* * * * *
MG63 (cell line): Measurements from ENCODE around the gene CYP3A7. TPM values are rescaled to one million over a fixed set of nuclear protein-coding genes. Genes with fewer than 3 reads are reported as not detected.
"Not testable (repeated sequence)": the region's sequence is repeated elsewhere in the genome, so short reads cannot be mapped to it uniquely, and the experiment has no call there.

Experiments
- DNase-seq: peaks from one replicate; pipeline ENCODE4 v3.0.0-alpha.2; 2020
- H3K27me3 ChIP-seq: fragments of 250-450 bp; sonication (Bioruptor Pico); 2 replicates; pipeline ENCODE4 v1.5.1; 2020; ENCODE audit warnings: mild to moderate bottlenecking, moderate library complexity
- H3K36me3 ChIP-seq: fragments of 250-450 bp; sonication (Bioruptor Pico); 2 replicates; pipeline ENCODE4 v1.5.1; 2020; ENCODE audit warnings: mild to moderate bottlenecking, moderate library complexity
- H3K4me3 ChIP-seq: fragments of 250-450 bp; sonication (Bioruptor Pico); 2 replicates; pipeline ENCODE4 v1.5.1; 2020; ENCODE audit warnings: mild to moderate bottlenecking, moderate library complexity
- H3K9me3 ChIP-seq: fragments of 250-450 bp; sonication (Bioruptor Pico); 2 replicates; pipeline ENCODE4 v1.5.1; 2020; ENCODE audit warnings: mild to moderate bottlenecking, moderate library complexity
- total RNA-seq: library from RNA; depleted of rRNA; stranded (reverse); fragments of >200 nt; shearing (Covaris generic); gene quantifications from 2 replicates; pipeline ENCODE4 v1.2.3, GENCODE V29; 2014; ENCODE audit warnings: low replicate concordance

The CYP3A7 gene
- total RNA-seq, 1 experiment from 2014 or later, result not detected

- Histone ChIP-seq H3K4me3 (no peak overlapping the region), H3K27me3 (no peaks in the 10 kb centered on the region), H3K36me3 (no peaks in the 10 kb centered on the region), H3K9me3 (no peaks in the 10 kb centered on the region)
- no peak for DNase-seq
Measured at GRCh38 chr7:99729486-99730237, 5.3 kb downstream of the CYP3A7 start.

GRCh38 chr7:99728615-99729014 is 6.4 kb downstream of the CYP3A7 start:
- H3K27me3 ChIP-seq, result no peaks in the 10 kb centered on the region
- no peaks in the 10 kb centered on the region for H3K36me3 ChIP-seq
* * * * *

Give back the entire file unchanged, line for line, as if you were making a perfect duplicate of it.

MG63 (cell line): Measurements from ENCODE around the gene CYP3A7. TPM values are rescaled to one million over a fixed set of nuclear protein-coding genes. Genes with fewer than 3 reads are reported as not detected.
"Not testable (repeated sequence)": the region's sequence is repeated elsewhere in the genome, so short reads cannot be mapped to it uniquely, and the experiment has no call there.

Experiments
- DNase-seq: peaks from one replicate; pipeline ENCODE4 v3.0.0-alpha.2; 2020
- H3K27me3 ChIP-seq: fragments of 250-450 bp; sonication (Bioruptor Pico); 2 replicates; pipeline ENCODE4 v1.5.1; 2020; ENCODE audit warnings: mild to moderate bottlenecking, moderate library complexity
- H3K36me3 ChIP-seq: fragments of 250-450 bp; sonication (Bioruptor Pico); 2 replicates; pipeline ENCODE4 v1.5.1; 2020; ENCODE audit warnings: mild to moderate bottlenecking, moderate library complexity
- H3K4me3 ChIP-seq: fragments of 250-450 bp; sonication (Bioruptor Pico); 2 replicates; pipeline ENCODE4 v1.5.1; 2020; ENCODE audit warnings: mild to moderate bottlenecking, moderate library complexity
- H3K9me3 ChIP-seq: fragments of 250-450 bp; sonication (Bioruptor Pico); 2 replicates; pipeline ENCODE4 v1.5.1; 2020; ENCODE audit warnings: mild to moderate bottlenecking, moderate library complexity
- total RNA-seq: library from RNA; depleted of rRNA; stranded (reverse); fragments of >200 nt; shearing (Covaris generic); gene quantifications from 2 replicates; pipeline ENCODE4 v1.2.3, GENCODE V29; 2014; ENCODE audit warnings: low replicate concordance

The CYP3A7 gene
- total RNA-seq, 1 experiment from 2014 or later, result not detected

- Histone ChIP-seq H3K4me3 (no peak overlapping the region), H3K27me3 (no peaks in the 10 kb centered on the region), H3K36me3 (no peaks in the 10 kb centered on the region), H3K9me3 (no peaks in the 10 kb centered on the region)
- no peak for DNase-seq
Measured at GRCh38 chr7:99729486-99730237, 5.3 kb downstream of the CYP3A7 start.

GRCh38 chr7:99728615-99729014 is 6.4 kb downstream of the CYP3A7 start:
- H3K27me3 ChIP-seq, result no peaks in the 10 kb centered on the region
- no peaks in the 10 kb centered on the region for H3K36me3 ChIP-seq